The destructive force of water inflicted on populations by hurricanes, superstorms, and tsunamis can be measured in lives lost, property destroyed, lost trade, and certainly many other statistics. One driving factor is our desire to live near the oceans coupled with our inability to tame them. But, we are getting better at defending land from mother nature.
We don’t normally associate jetties, revetments, breakwaters, and other man-made ocean barriers with technology but in fact these structures are highly engineered for effectiveness, cost-containment, ease of installation, and longevity. There is a lot more to these structures than randomly scattered rubble.
Pushing the above qualities forward, the Army has developed new revetment components which integrate to form superior armor against the damaging forces of waves and currents. While their size can be varied at the time of manufacturing they can be sufficiently large to necessitate placement by hydraulic lifting equipment. The components are designed with a central rectangular box which has three half H-shaped appendages and one conical end as shown in the drawing. These armor units are made from concrete and may be further strengthened with re-bar.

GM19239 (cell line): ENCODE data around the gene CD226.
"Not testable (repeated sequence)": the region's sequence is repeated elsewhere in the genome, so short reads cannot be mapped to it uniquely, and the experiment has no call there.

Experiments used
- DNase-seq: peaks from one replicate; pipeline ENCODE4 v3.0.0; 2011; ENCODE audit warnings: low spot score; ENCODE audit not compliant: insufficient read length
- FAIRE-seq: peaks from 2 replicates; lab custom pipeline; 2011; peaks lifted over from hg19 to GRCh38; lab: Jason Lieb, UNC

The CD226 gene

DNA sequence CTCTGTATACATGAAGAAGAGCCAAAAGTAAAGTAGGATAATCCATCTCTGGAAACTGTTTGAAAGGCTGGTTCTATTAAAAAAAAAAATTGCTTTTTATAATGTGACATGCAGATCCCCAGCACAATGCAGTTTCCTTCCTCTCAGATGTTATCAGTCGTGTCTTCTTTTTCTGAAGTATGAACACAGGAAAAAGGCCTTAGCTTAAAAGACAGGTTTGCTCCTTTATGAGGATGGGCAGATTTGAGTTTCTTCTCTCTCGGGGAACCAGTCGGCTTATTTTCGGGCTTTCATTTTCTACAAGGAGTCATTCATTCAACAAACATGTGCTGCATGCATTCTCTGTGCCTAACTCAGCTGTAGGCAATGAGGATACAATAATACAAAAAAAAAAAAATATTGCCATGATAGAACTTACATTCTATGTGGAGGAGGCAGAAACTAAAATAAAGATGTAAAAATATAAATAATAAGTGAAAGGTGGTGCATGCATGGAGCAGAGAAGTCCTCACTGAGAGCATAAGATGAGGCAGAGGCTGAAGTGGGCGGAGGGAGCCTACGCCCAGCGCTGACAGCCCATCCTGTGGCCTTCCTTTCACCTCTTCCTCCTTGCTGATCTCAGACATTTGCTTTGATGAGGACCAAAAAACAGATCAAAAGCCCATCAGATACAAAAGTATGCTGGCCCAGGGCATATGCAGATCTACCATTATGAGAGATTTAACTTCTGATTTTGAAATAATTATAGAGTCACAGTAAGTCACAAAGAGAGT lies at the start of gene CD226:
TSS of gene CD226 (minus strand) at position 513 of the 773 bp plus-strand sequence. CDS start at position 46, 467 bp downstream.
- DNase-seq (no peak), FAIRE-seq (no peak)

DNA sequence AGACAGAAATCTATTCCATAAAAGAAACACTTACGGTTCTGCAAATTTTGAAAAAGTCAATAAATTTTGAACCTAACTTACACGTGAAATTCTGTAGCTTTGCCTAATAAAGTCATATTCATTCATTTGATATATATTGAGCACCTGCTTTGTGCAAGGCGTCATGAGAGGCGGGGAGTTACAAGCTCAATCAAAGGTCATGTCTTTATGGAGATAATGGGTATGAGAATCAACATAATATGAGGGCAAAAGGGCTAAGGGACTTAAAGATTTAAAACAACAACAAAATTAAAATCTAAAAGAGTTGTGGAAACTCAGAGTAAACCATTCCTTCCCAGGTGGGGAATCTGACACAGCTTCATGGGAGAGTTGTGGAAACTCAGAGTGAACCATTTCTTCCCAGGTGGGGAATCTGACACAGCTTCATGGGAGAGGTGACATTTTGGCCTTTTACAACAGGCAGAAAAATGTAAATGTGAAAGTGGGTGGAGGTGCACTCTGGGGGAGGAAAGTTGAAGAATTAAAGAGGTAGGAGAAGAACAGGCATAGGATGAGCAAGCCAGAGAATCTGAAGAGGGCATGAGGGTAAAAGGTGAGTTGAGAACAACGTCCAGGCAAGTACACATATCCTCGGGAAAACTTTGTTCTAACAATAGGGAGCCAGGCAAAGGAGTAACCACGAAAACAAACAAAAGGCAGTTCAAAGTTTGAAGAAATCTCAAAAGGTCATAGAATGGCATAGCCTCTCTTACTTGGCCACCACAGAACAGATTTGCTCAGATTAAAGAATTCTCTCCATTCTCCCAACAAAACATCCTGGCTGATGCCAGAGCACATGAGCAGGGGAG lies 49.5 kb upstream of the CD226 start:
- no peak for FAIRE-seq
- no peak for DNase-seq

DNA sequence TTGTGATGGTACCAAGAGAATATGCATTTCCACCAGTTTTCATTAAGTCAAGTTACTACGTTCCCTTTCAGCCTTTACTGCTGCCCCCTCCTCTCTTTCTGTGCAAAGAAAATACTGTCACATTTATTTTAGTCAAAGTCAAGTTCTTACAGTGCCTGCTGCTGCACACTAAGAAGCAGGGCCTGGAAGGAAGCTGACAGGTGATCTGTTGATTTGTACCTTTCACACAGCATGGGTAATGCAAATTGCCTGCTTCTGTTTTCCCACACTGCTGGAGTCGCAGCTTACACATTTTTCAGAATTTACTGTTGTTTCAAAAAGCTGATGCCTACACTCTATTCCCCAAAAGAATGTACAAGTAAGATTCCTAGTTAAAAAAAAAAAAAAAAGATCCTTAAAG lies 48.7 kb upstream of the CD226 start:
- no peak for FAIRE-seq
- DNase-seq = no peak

The technical design of these component pieces makes them easy to place end-to-end and stack – even in low visibility, high background wave conditions. The design also pushes mass away from the center for improved energy mitigation. Dramatic reductions in mold cost, labor cost, and unit cost of the concrete are all achieved while armor unit performance criteria are not compromised.
- Provides excellent hydraulic stability, structural stability, packing density and other performance criteria while reducing the cost of the armor unit
- Stout, simple to cast, and easy to place in adverse conditions on a breakwater, revetment, or jetty
- US patent 9,915,049 available for license
- Potential for collaboration with Army engineers